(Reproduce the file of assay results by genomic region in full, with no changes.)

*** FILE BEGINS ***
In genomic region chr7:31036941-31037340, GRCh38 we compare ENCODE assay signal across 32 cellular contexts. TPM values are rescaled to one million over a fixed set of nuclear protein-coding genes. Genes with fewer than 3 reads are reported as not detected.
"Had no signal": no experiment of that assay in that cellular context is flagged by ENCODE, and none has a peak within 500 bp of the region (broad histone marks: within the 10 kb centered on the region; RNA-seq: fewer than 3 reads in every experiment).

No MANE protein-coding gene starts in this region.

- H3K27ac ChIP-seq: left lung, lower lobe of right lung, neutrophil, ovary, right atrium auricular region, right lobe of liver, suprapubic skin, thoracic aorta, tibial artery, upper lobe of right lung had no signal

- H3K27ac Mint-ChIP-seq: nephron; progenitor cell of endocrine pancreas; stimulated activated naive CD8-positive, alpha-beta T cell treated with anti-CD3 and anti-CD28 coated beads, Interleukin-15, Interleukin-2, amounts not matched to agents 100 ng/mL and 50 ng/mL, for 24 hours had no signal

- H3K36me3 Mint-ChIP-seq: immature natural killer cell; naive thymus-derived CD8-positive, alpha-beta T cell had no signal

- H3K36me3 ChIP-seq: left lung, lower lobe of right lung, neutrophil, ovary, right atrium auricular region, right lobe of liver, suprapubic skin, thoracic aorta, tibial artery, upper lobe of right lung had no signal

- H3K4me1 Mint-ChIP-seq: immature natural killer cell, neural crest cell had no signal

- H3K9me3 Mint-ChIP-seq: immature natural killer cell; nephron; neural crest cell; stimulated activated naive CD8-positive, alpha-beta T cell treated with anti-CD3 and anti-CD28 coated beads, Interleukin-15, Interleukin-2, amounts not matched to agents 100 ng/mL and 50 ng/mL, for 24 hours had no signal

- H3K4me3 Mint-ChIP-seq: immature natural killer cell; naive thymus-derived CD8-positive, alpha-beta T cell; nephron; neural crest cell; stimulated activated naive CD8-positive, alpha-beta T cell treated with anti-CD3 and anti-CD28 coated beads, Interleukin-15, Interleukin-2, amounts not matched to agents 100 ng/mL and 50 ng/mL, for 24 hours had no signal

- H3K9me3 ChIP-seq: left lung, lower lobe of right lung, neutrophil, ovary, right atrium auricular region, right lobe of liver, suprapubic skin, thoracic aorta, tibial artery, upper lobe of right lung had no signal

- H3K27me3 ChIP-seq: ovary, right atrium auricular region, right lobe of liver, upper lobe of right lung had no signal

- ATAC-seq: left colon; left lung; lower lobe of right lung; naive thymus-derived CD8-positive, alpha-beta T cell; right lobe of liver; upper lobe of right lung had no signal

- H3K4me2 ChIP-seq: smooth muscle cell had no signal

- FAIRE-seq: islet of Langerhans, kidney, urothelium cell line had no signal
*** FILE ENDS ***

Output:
In genomic region chr7:31036941-31037340, GRCh38 we compare ENCODE assay signal across 32 cellular contexts. TPM values are rescaled to one million over a fixed set of nuclear protein-coding genes. Genes with fewer than 3 reads are reported as not detected.
"Had no signal": no experiment of that assay in that cellular context is flagged by ENCODE, and none has a peak within 500 bp of the region (broad histone marks: within the 10 kb centered on the region; RNA-seq: fewer than 3 reads in every experiment).

No MANE protein-coding gene starts in this region.

- H3K27ac ChIP-seq: left lung, lower lobe of right lung, neutrophil, ovary, right atrium auricular region, right lobe of liver, suprapubic skin, thoracic aorta, tibial artery, upper lobe of right lung had no signal

- H3K27ac Mint-ChIP-seq: nephron; progenitor cell of endocrine pancreas; stimulated activated naive CD8-positive, alpha-beta T cell treated with anti-CD3 and anti-CD28 coated beads, Interleukin-15, Interleukin-2, amounts not matched to agents 100 ng/mL and 50 ng/mL, for 24 hours had no signal

- H3K36me3 Mint-ChIP-seq: immature natural killer cell; naive thymus-derived CD8-positive, alpha-beta T cell had no signal

- H3K36me3 ChIP-seq: left lung, lower lobe of right lung, neutrophil, ovary, right atrium auricular region, right lobe of liver, suprapubic skin, thoracic aorta, tibial artery, upper lobe of right lung had no signal

- H3K4me1 Mint-ChIP-seq: immature natural killer cell, neural crest cell had no signal

- H3K9me3 Mint-ChIP-seq: immature natural killer cell; nephron; neural crest cell; stimulated activated naive CD8-positive, alpha-beta T cell treated with anti-CD3 and anti-CD28 coated beads, Interleukin-15, Interleukin-2, amounts not matched to agents 100 ng/mL and 50 ng/mL, for 24 hours had no signal

- H3K4me3 Mint-ChIP-seq: immature natural killer cell; naive thymus-derived CD8-positive, alpha-beta T cell; nephron; neural crest cell; stimulated activated naive CD8-positive, alpha-beta T cell treated with anti-CD3 and anti-CD28 coated beads, Interleukin-15, Interleukin-2, amounts not matched to agents 100 ng/mL and 50 ng/mL, for 24 hours had no signal

- H3K9me3 ChIP-seq: left lung, lower lobe of right lung, neutrophil, ovary, right atrium auricular region, right lobe of liver, suprapubic skin, thoracic aorta, tibial artery, upper lobe of right lung had no signal

- H3K27me3 ChIP-seq: ovary, right atrium auricular region, right lobe of liver, upper lobe of right lung had no signal

- ATAC-seq: left colon; left lung; lower lobe of right lung; naive thymus-derived CD8-positive, alpha-beta T cell; right lobe of liver; upper lobe of right lung had no signal

- H3K4me2 ChIP-seq: smooth muscle cell had no signal

- FAIRE-seq: islet of Langerhans, kidney, urothelium cell line had no signal